“Tempting Hymn manages to give adequate breathing room to the harsh historical realities of American colonial rule in the Philippines, while delivering a romance that is sweet, realistic and—above all—emotional. . . . Hallock doesn’t pull any punches in Tempting Hymn, with either the romance or the historical detail. She does her setting and her characters justice, delivering a story that is raw and unflinching, but never too dark, because it has an engaging and touching romance at its core. [And] all the sex scenes here are insanely hot, just like in Under a Sugar Sun.” (Dani St. Clair, Romancing the Social Sciences)
“This novella does a hell of a lot of work between the lines. It’s actually breathtaking.” (Kat at BookThingo, posted on Twitter)
“The pairing here is American man/Filipino woman and that is a tricky, sensitive trope…but it’s handled with deft and care. And dignity.” (Mina V. Esguerra, author of Iris After the Incident, reviewed onFacebook)
“…the first love scene between Jonas and Rosa is a master class.” (Bianca Mori, author of the Takedown trilogy, reviewed on Goodreads)
Though not the height of fashion, a white cotton shirtwaist was the unofficial uniform of schoolteachers in the Edwardian Philippines. Having used a chalkboard for a good part of my own teaching career, I can attest that having your sleeves already be white is extremely practical. Two of my previous heroines, Georgina and Allegra, thought so too.
According to the Indianapolis Journal on January 1, 1900: “The shirtwaist will be with us more than ever this summer. Women are wearing shirtwaists because they are comfortable, because they can be made to fit any form, and because they are mannish.” Fashion historian Catherine Gourley explains that “it was similar to a man’s shirt. It had a stiff, high-necked collar and buttons down the front. Women often wore one with a floppy bow or tie. Some pinned a brooch to the collar.”
In contrast, high fashion in the first decade of the 1900s was a structured Gibson Girl silhouette that looked a lot like that of the previous century, particularly the painfully small waist. The badly named “health” corset “pushed the bust forward and the hips back in an attempt to avoid pressure on the abdomen,” according to the timeline of the Fashion Institute of Technology (FIT) of the State University of New York. The shape was top-heavy with dramatic sleeves, “enhanced with petticoats that had full backs and smooth fronts” (FIT).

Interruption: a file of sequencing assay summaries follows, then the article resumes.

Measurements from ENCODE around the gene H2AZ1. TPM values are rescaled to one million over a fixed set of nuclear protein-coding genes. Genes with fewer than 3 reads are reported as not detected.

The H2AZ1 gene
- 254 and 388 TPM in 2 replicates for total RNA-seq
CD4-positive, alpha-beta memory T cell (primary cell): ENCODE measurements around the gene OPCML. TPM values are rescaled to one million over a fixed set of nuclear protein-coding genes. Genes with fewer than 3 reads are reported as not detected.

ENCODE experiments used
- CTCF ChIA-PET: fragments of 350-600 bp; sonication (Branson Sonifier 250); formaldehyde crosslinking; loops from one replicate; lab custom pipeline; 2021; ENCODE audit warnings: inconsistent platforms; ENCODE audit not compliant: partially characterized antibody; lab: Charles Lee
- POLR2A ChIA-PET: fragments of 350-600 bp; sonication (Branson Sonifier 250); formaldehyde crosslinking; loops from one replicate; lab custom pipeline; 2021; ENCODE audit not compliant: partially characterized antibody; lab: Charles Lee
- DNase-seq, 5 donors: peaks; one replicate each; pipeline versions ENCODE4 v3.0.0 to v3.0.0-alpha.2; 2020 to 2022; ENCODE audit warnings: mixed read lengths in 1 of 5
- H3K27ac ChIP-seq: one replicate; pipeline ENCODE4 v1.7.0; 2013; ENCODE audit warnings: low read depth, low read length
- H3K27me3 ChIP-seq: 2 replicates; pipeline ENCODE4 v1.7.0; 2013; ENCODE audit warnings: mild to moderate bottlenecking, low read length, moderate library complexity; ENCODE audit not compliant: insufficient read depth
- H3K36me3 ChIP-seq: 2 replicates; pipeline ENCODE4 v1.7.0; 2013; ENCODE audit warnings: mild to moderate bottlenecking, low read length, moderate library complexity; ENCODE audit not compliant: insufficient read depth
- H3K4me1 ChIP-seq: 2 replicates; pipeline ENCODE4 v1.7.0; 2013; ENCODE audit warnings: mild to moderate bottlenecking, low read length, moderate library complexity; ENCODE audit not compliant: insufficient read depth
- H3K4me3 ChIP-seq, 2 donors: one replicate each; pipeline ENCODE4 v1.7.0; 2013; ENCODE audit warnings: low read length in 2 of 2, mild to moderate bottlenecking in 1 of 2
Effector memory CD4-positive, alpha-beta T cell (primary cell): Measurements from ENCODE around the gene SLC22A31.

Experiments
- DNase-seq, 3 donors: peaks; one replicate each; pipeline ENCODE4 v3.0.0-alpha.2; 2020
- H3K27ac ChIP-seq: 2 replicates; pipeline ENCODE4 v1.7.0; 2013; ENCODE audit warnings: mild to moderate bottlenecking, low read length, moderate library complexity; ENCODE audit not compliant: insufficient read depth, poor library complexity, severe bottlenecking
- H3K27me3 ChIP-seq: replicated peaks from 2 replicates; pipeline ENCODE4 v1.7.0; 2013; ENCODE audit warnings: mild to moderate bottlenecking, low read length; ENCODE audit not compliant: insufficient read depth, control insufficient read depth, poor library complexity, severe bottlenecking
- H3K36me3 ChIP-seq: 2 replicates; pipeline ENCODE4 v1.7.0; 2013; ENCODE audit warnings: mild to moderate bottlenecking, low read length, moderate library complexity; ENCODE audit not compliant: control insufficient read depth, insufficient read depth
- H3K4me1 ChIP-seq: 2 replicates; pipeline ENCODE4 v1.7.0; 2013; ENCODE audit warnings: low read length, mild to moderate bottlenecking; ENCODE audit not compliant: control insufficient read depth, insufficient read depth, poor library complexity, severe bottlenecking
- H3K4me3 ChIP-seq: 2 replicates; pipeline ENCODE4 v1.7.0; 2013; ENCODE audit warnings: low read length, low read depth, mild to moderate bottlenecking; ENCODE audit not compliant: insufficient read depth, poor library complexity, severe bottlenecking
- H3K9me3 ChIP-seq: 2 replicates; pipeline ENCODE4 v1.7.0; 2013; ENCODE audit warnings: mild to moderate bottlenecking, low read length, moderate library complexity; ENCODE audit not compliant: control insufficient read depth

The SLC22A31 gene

Dresses did not loosen until around 1910 or so, but fortunately Sugar Communion is quite epic in scope so I can explore new fashion templates that look far more comfortable. I was surprised by how 1920s-esque they looked, and then I found that FIT agreed with me: “While changes in women’s fashion that manifested in the 1920s are often attributed to changes due to World War I, many of the popular styles of the twenties actually evolved from styles popular before the war and as early as the beginning of the decade.”
I paged through only a few of the plates at the Costume Institute Collections at The Met to get an idea of what I would like to see Liddy wear, when she gets the chance—when she is not tending to patients in a practical shirtwaist, that is.
I think the geometric patterns on the above skirt would appeal, though Liddy is not likely to be seen at entertainments like horse races, nor would she approve, probably.
See what I mean by the roaring twenties vibe? Ignore the hat on the right, which seems to be an inspiration for Dr. Seuss’s cat. Both of these dresses seem so elegant. The one on the left I can see Miss Fisher wearing while she solves a murder mystery.
I do not understand the knotted kerchief hanging off the belt on the right illustration above, but that blouse and skirt is otherwise very modern. Also, women began to dare to show some ankle—racy, I know!—though not bare skin. My heroine Liddy does not have the time nor inclination for hose, so socks and boots are her daily wear.
I think that back in the 1980s I had a blouse like the one above on the left. No feathered hats for me or Liddy, though.
These plates tell me that clothing was starting to become more comfortable, and even high fashion followers did not want to be dependent on a maid to dress them all the time.
Can you imagine having a ladies’ valet in 2020? “The yoga pants again, ma’am?”